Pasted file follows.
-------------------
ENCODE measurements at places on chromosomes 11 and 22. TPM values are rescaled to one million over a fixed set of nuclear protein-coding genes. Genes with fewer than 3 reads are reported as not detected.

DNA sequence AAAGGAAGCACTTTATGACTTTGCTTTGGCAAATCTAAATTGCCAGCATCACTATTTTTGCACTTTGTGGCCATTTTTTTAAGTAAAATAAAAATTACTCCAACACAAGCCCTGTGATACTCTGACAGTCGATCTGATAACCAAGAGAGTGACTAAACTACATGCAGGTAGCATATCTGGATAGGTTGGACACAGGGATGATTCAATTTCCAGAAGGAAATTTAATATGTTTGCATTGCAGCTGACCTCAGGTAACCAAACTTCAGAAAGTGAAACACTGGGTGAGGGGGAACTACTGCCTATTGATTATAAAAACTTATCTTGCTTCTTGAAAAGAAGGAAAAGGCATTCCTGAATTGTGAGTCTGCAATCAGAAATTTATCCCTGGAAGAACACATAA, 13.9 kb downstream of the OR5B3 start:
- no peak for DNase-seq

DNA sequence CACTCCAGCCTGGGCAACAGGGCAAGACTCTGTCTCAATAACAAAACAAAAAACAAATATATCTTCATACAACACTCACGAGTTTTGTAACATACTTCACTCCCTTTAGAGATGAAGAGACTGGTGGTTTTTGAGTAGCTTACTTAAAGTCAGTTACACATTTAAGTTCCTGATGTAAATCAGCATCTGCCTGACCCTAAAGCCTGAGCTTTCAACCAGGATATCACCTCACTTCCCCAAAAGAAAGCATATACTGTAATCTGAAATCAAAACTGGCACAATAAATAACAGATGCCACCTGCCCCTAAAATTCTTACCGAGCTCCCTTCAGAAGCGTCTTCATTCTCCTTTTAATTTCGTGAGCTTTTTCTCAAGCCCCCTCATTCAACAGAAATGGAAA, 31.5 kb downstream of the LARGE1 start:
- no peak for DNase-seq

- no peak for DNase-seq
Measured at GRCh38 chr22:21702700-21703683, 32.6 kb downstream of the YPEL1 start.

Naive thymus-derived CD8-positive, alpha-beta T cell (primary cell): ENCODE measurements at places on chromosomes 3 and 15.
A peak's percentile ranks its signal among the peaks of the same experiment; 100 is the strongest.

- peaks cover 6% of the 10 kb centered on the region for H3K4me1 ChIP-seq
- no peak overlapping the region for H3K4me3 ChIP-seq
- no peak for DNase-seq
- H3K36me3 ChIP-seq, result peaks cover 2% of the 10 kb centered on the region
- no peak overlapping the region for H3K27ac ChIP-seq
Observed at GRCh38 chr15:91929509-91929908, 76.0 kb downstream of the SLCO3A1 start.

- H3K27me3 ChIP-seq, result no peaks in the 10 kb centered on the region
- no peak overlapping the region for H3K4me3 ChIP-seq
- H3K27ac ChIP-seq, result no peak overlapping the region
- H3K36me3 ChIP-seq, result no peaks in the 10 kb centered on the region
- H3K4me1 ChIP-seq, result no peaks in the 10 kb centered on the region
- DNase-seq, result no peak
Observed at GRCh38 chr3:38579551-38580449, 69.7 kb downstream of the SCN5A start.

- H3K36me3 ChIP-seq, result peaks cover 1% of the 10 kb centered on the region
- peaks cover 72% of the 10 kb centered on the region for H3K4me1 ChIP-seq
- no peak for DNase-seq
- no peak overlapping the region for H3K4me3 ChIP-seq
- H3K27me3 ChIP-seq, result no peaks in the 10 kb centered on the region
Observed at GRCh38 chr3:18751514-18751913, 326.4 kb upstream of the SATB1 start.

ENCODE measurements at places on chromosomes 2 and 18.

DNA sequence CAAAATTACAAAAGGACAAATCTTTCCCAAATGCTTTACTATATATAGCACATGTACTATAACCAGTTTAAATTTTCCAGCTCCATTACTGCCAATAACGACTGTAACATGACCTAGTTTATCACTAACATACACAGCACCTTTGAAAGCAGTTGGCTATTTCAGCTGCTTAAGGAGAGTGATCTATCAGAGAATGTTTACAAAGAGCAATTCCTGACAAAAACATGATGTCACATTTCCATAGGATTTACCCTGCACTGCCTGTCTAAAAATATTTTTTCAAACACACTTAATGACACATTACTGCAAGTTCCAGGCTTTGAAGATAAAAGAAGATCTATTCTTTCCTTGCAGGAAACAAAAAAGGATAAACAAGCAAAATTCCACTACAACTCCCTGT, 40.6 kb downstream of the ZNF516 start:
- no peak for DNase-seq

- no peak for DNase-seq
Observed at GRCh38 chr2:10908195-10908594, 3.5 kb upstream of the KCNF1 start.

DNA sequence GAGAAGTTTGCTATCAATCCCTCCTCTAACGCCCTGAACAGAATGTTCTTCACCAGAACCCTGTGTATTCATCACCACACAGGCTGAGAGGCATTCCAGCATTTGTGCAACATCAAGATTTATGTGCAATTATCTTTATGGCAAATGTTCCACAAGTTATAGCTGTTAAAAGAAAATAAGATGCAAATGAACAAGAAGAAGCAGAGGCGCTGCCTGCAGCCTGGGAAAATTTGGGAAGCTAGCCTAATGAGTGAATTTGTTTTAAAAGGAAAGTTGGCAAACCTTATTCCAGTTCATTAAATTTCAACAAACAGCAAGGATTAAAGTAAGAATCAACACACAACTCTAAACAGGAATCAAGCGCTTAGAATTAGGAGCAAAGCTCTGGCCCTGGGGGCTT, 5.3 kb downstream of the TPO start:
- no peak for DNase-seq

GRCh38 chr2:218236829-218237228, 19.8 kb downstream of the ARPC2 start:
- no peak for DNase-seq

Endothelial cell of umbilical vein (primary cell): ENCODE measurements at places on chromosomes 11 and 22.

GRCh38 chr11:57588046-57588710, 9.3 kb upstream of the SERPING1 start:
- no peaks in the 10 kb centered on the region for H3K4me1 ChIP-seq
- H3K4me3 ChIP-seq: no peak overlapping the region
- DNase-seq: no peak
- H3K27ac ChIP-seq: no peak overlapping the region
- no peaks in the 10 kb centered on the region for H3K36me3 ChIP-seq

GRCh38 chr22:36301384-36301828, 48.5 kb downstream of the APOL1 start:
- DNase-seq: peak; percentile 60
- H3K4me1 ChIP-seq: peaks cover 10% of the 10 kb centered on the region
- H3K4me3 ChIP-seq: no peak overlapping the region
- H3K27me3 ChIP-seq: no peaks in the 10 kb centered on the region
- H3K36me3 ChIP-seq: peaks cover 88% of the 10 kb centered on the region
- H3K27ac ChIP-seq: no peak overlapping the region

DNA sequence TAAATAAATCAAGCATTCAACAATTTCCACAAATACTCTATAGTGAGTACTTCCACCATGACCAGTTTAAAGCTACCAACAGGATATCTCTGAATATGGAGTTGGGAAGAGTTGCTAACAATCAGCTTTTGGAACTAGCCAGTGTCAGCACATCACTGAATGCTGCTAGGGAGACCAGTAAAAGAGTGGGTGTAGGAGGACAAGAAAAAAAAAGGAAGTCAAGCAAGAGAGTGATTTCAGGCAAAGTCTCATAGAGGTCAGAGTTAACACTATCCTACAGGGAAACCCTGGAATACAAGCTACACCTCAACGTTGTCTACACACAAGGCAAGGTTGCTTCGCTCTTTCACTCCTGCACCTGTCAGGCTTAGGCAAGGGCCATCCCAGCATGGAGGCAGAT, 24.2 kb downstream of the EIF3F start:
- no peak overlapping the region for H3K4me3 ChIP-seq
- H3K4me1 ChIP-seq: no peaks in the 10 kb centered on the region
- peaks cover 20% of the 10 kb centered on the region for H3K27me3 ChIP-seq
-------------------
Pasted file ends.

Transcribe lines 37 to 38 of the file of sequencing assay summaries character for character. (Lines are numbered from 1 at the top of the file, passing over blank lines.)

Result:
- no peak for DNase-seq

Endothelial cell of umbilical vein (primary cell): ENCODE measurements at places on chromosomes 11 and 22.